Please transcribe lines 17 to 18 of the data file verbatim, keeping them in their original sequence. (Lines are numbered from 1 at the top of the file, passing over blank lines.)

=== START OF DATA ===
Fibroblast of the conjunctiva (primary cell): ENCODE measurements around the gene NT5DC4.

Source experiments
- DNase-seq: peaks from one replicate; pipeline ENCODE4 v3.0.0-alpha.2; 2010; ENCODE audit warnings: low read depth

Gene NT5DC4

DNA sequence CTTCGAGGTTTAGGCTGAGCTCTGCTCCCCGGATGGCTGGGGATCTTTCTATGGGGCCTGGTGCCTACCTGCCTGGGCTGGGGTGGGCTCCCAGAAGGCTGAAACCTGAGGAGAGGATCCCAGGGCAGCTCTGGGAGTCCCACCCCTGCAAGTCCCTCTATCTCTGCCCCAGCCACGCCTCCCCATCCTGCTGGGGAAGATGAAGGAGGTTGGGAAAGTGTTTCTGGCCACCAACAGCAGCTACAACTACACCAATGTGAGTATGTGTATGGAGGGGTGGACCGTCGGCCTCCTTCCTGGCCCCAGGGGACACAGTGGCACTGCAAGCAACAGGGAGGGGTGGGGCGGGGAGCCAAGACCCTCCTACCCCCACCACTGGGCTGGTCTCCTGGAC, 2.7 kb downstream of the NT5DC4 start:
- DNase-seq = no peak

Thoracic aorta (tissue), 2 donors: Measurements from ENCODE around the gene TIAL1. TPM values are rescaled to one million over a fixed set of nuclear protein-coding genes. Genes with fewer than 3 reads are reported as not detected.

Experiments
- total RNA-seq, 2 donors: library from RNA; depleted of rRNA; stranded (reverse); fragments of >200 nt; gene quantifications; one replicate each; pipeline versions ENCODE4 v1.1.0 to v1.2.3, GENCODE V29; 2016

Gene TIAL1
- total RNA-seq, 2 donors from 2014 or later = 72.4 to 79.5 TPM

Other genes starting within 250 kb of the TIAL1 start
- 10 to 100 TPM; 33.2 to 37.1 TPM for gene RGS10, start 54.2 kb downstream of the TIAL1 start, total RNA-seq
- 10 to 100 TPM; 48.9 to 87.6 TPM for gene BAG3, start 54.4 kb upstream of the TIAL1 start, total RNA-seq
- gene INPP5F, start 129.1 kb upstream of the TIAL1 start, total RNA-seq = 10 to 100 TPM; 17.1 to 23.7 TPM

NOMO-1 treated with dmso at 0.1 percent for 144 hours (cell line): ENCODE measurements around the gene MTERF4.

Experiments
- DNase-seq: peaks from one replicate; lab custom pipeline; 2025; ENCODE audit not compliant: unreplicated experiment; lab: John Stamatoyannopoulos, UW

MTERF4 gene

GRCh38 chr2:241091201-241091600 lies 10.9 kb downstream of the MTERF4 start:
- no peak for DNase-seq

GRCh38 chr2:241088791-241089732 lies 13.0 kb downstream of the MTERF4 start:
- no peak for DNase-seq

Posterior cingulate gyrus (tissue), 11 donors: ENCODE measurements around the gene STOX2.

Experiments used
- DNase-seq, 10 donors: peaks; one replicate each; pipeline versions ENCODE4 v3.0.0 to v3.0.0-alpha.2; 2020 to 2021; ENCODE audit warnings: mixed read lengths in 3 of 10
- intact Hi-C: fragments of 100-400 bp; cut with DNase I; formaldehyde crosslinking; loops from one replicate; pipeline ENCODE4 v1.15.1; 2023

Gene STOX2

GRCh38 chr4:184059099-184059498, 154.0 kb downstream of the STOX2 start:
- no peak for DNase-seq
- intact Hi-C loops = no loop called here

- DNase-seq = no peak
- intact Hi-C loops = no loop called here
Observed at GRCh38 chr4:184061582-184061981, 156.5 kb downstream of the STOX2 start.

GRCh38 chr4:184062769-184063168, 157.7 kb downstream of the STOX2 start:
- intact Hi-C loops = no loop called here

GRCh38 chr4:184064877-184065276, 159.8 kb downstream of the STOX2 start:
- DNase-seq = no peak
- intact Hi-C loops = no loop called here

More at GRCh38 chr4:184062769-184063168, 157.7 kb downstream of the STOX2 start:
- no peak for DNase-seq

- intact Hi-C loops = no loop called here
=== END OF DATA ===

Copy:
Experiments
- DNase-seq: peaks from one replicate; lab custom pipeline; 2025; ENCODE audit not compliant: unreplicated experiment; lab: John Stamatoyannopoulos, UW